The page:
In addition to counseling and support groups, exercise is an excellent way to increase emotional health and resilience. Exercising fulfills an evolutionary need that people have to exert themselves. Humans were not meant to sit for 8 hours a day, so adding some rigorous exercise can fulfill that evolutionary need as well as naturally increase dopamine. The unhealthy coping strategies on the other hand will chronically lower dopamine for extended periods of time, worsening yet again the original symptoms for which they are using the substances or negative behaviors.
Healthy Techniques While in the Field
Depending on the location, first responders may work for days or weeks in a row and be so busy that they have very little time for exercise. Despite a lack of time, quick exercises can be done and small easy changes can help improve their lives.
Getting a full night’s sleep may not always be possible, but there are ways to improve the quality. Using sleep aids on a nightly basis can reduce the quality of sleep over time, and like most drugs they eventually become ineffective. Additionally, reducing screen time before bed can help individuals fall asleep naturally without prescription medication.
Debriefing after work is a way to boost morale, although sharing beers in the station parking lot is not exactly the type of debriefing that is most beneficial. A strong peer support network, available especially after critical incidents, can make a difference if staffed by trained and proactive department members. While most paramedics and first responders usually are only friends with their peers, it is important to encourage outside friendship and hobbies.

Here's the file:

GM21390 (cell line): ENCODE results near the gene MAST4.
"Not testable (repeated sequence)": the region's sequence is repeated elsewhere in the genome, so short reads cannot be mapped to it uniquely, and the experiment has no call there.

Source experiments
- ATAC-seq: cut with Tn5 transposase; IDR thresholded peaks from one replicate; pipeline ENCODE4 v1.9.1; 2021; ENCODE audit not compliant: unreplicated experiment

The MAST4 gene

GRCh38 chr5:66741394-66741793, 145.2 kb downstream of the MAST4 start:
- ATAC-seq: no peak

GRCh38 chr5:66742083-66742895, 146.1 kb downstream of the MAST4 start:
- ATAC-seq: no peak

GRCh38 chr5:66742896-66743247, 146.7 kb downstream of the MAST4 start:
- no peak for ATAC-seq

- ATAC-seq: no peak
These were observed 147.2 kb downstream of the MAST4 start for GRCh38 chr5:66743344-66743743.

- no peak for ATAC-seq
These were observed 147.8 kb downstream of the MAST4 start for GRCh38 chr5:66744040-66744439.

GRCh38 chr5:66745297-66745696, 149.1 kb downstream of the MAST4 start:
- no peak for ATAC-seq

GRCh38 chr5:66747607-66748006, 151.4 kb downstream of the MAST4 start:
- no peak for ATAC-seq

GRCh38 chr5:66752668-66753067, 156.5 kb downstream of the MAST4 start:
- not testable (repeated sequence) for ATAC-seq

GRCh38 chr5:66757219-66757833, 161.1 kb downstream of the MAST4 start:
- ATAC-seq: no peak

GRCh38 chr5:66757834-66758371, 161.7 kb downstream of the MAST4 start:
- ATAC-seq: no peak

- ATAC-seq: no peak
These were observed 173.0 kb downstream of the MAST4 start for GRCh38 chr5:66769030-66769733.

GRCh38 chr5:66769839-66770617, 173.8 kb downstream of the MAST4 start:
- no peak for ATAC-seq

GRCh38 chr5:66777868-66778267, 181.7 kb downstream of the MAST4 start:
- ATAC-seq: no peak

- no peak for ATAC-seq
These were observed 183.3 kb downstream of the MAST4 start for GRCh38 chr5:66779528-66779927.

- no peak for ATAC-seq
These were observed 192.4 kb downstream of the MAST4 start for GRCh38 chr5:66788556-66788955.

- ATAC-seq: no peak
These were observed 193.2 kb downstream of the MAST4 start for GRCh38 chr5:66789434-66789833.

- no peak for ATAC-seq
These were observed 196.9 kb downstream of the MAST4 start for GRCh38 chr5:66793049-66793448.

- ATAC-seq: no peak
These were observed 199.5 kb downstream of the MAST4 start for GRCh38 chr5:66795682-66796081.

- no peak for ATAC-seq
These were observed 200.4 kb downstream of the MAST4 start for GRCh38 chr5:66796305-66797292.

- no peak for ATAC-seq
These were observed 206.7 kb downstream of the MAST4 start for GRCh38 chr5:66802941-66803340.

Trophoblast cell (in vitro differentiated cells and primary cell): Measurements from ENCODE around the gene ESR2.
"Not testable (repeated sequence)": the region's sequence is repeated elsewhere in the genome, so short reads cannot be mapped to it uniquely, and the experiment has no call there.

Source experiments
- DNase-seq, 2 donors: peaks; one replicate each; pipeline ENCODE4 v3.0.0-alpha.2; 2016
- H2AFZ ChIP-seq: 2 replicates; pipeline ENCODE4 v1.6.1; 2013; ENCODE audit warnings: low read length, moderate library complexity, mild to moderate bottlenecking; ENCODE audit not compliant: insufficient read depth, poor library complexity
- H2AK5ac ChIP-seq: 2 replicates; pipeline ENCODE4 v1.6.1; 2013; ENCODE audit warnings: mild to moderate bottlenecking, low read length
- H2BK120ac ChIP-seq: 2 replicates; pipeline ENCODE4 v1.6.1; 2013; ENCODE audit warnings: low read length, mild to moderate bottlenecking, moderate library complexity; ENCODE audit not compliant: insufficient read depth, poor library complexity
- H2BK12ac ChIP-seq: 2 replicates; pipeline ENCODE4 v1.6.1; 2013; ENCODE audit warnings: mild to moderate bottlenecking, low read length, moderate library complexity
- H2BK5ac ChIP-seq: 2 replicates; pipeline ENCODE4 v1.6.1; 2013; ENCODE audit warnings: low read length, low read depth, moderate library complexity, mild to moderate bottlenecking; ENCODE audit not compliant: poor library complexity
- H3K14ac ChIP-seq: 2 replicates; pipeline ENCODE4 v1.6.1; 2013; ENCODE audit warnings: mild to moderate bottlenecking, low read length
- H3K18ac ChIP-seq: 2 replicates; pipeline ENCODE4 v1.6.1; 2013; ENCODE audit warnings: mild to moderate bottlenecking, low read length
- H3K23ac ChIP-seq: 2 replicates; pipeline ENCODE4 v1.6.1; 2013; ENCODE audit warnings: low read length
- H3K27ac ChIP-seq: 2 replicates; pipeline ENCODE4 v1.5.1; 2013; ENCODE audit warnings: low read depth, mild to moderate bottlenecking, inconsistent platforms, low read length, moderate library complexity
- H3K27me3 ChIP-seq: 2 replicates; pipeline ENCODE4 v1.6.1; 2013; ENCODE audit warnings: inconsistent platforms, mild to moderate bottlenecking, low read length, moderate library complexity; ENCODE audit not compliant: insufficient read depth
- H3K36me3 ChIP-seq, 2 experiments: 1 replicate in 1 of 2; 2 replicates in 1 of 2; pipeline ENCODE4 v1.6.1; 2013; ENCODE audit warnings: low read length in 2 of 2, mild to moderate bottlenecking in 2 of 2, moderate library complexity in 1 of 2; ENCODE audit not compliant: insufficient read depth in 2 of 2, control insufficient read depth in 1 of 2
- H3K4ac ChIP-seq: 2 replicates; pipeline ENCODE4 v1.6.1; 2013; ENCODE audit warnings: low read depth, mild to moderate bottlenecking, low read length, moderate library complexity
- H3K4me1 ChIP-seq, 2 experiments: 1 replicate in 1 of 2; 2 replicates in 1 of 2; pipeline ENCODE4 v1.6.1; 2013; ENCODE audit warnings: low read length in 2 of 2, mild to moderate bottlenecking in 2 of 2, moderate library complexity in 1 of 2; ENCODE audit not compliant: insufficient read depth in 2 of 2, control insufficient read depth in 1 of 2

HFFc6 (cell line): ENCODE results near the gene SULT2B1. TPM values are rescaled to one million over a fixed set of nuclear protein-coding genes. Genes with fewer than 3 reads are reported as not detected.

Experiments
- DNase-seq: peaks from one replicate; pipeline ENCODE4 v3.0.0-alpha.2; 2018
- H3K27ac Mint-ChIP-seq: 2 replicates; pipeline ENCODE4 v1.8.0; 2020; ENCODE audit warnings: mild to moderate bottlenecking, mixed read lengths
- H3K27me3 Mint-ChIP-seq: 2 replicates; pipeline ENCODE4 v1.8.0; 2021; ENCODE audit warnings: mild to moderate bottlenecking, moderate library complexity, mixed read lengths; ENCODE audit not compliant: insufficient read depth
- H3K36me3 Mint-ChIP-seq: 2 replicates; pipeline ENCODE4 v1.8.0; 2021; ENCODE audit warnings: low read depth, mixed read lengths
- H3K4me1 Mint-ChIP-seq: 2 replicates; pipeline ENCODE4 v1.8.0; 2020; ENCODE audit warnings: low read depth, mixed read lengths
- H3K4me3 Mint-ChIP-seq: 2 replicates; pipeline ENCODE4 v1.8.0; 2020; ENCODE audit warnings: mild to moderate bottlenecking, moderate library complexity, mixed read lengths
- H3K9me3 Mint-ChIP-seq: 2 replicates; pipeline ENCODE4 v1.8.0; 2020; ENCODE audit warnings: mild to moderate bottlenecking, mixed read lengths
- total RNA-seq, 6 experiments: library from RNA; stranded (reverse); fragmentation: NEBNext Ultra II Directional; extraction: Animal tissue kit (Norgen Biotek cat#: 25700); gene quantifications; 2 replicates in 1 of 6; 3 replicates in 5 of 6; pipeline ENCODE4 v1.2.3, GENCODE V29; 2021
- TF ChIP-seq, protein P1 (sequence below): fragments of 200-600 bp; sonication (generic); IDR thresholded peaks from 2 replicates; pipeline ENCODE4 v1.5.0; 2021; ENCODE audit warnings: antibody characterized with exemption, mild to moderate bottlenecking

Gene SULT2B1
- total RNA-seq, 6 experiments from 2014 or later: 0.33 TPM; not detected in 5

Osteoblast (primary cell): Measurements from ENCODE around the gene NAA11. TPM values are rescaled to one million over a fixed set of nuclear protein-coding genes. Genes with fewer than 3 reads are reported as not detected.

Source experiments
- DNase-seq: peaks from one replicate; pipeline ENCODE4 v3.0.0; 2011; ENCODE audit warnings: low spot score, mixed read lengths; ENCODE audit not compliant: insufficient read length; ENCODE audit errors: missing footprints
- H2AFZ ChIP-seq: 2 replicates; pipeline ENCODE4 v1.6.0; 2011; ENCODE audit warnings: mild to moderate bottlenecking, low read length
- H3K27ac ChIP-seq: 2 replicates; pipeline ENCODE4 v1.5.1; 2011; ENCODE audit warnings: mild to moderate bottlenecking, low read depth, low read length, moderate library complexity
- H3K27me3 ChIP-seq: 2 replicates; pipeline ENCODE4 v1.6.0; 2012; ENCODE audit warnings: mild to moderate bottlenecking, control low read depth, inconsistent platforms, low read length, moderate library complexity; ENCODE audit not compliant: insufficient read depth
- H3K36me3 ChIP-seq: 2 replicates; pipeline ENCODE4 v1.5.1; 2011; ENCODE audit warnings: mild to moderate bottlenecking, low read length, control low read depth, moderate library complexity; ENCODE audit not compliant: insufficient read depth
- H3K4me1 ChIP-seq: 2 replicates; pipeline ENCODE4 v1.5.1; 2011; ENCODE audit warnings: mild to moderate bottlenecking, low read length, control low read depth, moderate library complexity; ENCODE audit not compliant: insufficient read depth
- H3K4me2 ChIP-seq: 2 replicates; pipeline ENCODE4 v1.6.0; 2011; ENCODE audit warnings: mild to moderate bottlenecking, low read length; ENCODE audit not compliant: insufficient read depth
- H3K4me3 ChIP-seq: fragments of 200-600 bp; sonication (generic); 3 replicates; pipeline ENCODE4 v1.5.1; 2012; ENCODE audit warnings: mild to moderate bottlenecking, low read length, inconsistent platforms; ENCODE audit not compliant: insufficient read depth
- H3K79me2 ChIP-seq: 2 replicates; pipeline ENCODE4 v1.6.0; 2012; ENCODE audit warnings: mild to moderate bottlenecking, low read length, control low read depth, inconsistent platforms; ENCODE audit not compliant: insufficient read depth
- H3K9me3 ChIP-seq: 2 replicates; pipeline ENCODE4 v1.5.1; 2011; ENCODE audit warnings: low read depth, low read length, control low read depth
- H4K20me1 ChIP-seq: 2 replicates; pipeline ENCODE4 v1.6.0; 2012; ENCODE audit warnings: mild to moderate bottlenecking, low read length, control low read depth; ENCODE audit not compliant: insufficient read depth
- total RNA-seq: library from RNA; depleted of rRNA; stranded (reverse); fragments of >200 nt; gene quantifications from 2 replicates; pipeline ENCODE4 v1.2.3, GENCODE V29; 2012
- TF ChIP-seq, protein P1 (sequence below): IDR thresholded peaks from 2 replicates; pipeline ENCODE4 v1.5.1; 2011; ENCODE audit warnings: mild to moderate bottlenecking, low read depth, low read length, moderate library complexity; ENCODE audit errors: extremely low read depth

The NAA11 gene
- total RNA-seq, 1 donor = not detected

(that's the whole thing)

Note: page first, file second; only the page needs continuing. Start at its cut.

Quick 15-minute workouts such as cross fit, TRX training, or even stretching are incredible activities that performed over time can greatly benefit sleep, mental health, and of course physical conditioning. Since stretching can be performed virtually anywhere, this is an activity that can be included in almost anyone’s day. For example, on the engine between calls or while staged on a scene. This helps with flexibility and helps relieve physical tension from repetitive activities or unnatural sitting positions.
The Balance Between Mental Health and Physical Health
Mental health professionals should be specifically trained to treat injuries specific to first responders. While not all departments are the same, James Novello believes department personnel are often the best individuals to treat their fellow members. There is no better way to gain the trust of relatively untrusting people in order to best diagnose and treat complex symptoms.
Additionally, local first responders who are familiar with their department’s culture and inner workings are more able to relate and understand certain problems a coworker may be having. And they may be known to the individual as someone who has helped other department members.
Knowing that the balance between mental and physical health is especially important for first responders should help department members place greater importance on both of these aspects. First responders train for emergency incidents for thousands of hours, it only makes sense to train the best tools they have in order to perform their duties: body and mind.